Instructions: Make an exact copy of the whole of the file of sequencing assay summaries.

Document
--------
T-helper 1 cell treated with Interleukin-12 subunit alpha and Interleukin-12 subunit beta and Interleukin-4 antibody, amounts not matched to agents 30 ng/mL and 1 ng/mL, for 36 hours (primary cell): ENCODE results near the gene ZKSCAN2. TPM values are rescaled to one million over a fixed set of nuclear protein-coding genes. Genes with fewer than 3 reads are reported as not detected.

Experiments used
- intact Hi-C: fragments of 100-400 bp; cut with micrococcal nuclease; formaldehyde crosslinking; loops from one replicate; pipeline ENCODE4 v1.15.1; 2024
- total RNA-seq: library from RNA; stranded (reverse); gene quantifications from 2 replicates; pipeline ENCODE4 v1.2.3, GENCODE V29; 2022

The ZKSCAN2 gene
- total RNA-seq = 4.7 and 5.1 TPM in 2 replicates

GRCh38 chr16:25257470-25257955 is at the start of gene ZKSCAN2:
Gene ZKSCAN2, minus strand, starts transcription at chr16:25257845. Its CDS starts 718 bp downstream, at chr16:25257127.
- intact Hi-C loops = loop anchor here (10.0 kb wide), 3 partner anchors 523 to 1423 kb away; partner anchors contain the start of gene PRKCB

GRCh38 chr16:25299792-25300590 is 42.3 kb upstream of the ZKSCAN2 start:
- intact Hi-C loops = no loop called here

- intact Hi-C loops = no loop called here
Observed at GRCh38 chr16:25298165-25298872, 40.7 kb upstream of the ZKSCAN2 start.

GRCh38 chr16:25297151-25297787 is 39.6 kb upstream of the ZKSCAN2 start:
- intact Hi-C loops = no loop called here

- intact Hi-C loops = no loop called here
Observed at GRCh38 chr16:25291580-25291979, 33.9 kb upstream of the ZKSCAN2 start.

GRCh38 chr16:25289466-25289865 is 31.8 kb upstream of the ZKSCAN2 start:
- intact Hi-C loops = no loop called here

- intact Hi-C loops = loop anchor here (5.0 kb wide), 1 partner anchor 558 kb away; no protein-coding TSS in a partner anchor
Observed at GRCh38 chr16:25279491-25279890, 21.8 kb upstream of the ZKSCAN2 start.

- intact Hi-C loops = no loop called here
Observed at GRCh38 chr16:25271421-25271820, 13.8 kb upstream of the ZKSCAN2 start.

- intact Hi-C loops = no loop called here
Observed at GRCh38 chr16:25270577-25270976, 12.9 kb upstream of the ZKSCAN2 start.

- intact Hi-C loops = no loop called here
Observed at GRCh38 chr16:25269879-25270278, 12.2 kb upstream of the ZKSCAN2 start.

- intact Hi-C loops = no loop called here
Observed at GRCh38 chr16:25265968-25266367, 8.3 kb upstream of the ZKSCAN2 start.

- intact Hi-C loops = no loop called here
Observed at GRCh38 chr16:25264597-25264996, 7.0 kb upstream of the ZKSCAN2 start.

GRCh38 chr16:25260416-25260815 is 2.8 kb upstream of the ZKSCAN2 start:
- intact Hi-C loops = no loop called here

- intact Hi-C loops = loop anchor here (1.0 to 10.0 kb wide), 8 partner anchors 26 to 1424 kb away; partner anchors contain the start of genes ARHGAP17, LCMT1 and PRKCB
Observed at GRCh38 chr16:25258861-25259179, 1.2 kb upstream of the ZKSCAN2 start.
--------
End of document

T-helper 1 cell treated with Interleukin-12 subunit alpha and Interleukin-12 subunit beta and Interleukin-4 antibody, amounts not matched to agents 30 ng/mL and 1 ng/mL, for 36 hours (primary cell): ENCODE results near the gene ZKSCAN2. TPM values are rescaled to one million over a fixed set of nuclear protein-coding genes. Genes with fewer than 3 reads are reported as not detected.

Experiments used
- intact Hi-C: fragments of 100-400 bp; cut with micrococcal nuclease; formaldehyde crosslinking; loops from one replicate; pipeline ENCODE4 v1.15.1; 2024
- total RNA-seq: library from RNA; stranded (reverse); gene quantifications from 2 replicates; pipeline ENCODE4 v1.2.3, GENCODE V29; 2022

The ZKSCAN2 gene
- total RNA-seq = 4.7 and 5.1 TPM in 2 replicates

GRCh38 chr16:25257470-25257955 is at the start of gene ZKSCAN2:
Gene ZKSCAN2, minus strand, starts transcription at chr16:25257845. Its CDS starts 718 bp downstream, at chr16:25257127.
- intact Hi-C loops = loop anchor here (10.0 kb wide), 3 partner anchors 523 to 1423 kb away; partner anchors contain the start of gene PRKCB

GRCh38 chr16:25299792-25300590 is 42.3 kb upstream of the ZKSCAN2 start:
- intact Hi-C loops = no loop called here

- intact Hi-C loops = no loop called here
Observed at GRCh38 chr16:25298165-25298872, 40.7 kb upstream of the ZKSCAN2 start.

GRCh38 chr16:25297151-25297787 is 39.6 kb upstream of the ZKSCAN2 start:
- intact Hi-C loops = no loop called here

- intact Hi-C loops = no loop called here
Observed at GRCh38 chr16:25291580-25291979, 33.9 kb upstream of the ZKSCAN2 start.

GRCh38 chr16:25289466-25289865 is 31.8 kb upstream of the ZKSCAN2 start:
- intact Hi-C loops = no loop called here

- intact Hi-C loops = loop anchor here (5.0 kb wide), 1 partner anchor 558 kb away; no protein-coding TSS in a partner anchor
Observed at GRCh38 chr16:25279491-25279890, 21.8 kb upstream of the ZKSCAN2 start.

- intact Hi-C loops = no loop called here
Observed at GRCh38 chr16:25271421-25271820, 13.8 kb upstream of the ZKSCAN2 start.

- intact Hi-C loops = no loop called here
Observed at GRCh38 chr16:25270577-25270976, 12.9 kb upstream of the ZKSCAN2 start.

- intact Hi-C loops = no loop called here
Observed at GRCh38 chr16:25269879-25270278, 12.2 kb upstream of the ZKSCAN2 start.

- intact Hi-C loops = no loop called here
Observed at GRCh38 chr16:25265968-25266367, 8.3 kb upstream of the ZKSCAN2 start.

- intact Hi-C loops = no loop called here
Observed at GRCh38 chr16:25264597-25264996, 7.0 kb upstream of the ZKSCAN2 start.

GRCh38 chr16:25260416-25260815 is 2.8 kb upstream of the ZKSCAN2 start:
- intact Hi-C loops = no loop called here

- intact Hi-C loops = loop anchor here (1.0 to 10.0 kb wide), 8 partner anchors 26 to 1424 kb away; partner anchors contain the start of genes ARHGAP17, LCMT1 and PRKCB
Observed at GRCh38 chr16:25258861-25259179, 1.2 kb upstream of the ZKSCAN2 start.